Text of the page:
I am having difficulty understanding and using the word "accretion". From what I understand , it means to gradually save a definite amount from a source. So is the following sentence valid?

James bought this car using the accretion amount that he saved

1 Answer 1


From Google's dictionary:

ac·cre·tion noun /əˈkrēSHən/  accretions, plural

  1. The process of growth or increase, typically by the gradual accumulation of additional layers or matter

    • the accretion of sediments in coastal mangroves
    • the growing accretion of central government authority
  2. A thing formed or added by such growth or increase

    • about one-third of California was built up by accretions
    • the city has a historic core surrounded by recent accretions
  3. The coming together and cohesion of matter under the influence of gravitation to form larger bodies

So the sentence in question is wrong for two reasons; firstly, accretion is a noun, whereas your sentence uses it as an adjective. Secondly, accretion seems to refer to natural buildup, not the act of intentionally saving (from your example) money.

I think the word that you're looking for might be accrue. From Merriam-Webster, a definition of accrue:

To accumulate or be added periodically (interest accrues on a daily basis)

So, you could say:

James bought this car using the accrued amount he had saved.

  • Please link to your sources and also reword the OP's sentence so that it makes sense :) Commented Aug 5, 2012 at 7:07
  • 1
    To clarify @coleopterist's comment: don't change the question, provide the corrected sentence in the answer. (I had to think about what was meant; it's entirely possible I'm not the only one!)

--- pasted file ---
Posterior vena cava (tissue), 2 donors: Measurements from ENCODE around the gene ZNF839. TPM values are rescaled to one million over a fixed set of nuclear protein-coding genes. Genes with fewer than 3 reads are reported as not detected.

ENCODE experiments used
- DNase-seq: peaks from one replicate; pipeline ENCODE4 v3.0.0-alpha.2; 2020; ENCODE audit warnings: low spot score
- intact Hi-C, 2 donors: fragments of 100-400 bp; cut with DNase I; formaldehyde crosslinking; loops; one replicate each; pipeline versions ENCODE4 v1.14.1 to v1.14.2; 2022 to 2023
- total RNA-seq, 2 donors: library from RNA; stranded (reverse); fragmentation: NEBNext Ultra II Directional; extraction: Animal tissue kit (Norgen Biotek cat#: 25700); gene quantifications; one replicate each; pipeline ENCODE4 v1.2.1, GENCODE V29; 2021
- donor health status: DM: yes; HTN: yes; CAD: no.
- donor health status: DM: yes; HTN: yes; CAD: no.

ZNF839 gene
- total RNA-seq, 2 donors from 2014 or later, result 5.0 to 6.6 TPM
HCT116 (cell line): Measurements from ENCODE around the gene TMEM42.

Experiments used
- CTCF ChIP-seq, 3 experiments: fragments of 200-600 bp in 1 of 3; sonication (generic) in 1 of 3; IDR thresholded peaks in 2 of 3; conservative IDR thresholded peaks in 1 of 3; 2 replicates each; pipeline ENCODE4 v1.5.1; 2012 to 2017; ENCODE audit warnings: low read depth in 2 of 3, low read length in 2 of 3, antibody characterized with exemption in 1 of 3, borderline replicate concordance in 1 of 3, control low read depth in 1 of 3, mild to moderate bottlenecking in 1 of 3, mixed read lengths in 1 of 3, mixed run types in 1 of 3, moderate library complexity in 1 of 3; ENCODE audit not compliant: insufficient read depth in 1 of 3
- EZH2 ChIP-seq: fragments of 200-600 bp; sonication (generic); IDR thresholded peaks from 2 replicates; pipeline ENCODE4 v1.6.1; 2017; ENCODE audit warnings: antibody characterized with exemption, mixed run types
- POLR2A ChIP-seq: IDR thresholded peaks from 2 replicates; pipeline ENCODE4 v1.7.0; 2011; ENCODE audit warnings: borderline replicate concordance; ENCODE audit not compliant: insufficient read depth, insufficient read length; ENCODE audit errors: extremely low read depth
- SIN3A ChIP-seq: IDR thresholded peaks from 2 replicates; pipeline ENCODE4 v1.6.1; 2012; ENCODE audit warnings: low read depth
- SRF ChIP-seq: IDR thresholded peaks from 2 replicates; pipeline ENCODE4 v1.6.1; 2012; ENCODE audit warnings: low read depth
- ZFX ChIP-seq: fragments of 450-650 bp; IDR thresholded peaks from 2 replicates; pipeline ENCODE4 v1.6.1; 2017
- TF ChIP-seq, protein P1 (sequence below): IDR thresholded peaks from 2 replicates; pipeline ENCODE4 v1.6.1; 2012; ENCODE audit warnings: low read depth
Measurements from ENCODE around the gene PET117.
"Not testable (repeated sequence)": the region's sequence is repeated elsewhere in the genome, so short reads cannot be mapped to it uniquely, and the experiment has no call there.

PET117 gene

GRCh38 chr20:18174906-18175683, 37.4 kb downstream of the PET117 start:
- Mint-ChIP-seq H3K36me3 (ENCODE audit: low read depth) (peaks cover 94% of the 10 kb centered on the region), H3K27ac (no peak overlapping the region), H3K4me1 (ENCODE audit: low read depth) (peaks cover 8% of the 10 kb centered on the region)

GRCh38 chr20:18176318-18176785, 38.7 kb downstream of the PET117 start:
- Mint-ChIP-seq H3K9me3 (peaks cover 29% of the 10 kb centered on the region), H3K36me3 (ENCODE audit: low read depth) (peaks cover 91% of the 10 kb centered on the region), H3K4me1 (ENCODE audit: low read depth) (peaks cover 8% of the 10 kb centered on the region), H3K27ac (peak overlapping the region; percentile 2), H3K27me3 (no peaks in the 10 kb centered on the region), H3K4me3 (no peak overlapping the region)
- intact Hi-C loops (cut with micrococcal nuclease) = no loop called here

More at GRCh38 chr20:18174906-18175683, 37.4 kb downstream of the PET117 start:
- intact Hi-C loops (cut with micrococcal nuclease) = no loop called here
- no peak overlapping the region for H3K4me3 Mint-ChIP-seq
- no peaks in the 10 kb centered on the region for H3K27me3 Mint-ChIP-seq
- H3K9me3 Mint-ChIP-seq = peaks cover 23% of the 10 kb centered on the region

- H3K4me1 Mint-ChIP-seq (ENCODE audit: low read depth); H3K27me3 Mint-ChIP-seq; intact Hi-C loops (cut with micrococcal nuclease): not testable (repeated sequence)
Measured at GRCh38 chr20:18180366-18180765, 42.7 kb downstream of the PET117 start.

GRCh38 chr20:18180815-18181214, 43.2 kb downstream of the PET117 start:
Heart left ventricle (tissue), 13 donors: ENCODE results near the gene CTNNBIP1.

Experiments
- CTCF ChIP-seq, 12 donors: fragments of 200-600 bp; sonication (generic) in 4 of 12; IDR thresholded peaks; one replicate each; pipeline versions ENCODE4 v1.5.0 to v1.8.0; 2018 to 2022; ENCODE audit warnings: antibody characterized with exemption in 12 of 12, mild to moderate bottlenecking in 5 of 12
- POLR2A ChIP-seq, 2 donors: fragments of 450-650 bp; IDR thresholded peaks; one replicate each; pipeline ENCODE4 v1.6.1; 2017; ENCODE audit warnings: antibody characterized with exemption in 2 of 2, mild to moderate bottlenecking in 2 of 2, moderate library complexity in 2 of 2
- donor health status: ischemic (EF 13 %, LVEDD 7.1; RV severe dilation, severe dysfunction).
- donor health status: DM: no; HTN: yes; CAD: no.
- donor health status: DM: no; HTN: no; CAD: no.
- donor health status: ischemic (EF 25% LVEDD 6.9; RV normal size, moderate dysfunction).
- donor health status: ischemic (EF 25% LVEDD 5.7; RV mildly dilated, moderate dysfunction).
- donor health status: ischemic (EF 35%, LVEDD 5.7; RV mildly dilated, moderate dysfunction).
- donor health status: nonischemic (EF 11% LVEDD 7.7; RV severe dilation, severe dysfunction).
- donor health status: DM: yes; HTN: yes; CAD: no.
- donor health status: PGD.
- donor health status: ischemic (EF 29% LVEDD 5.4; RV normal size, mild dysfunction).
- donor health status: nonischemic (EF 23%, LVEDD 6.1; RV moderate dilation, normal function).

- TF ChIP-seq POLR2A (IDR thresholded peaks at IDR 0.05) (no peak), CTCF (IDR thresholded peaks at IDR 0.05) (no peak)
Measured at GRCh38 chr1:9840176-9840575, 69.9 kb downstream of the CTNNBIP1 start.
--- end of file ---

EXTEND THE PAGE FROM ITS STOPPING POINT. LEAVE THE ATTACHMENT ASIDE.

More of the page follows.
– Andrew Leach
    Commented Aug 5, 2012 at 7:44
  • I agree that the concepts of accretion and erosion are most often used for natural phenomena. However, they may be used metaphorically, such as "my savings were slowly eroded by the downturn" or "the hill of junk in my back yard has grown into a mountain; it was a process of slow accretion".
    – bib
    Commented Aug 5, 2012 at 11:55
  • @coleopterist Link added, thanks :) And JR edited in the sentence. Thanks for the tips!
    – WendiKidd
    Commented Aug 5, 2012 at 18:21
  • @WendiKidd My pleasure. I wasn't aware of the 'Google Dictionary' option. So it's a win-win transaction here--thanks :) Commented Aug 5, 2012 at 18:28

Your Answer

By clicking “Post Your Answer”, you agree to our terms of service and acknowledge you have read our privacy policy.

Not the answer you're looking for? Browse other questions tagged or ask your own question.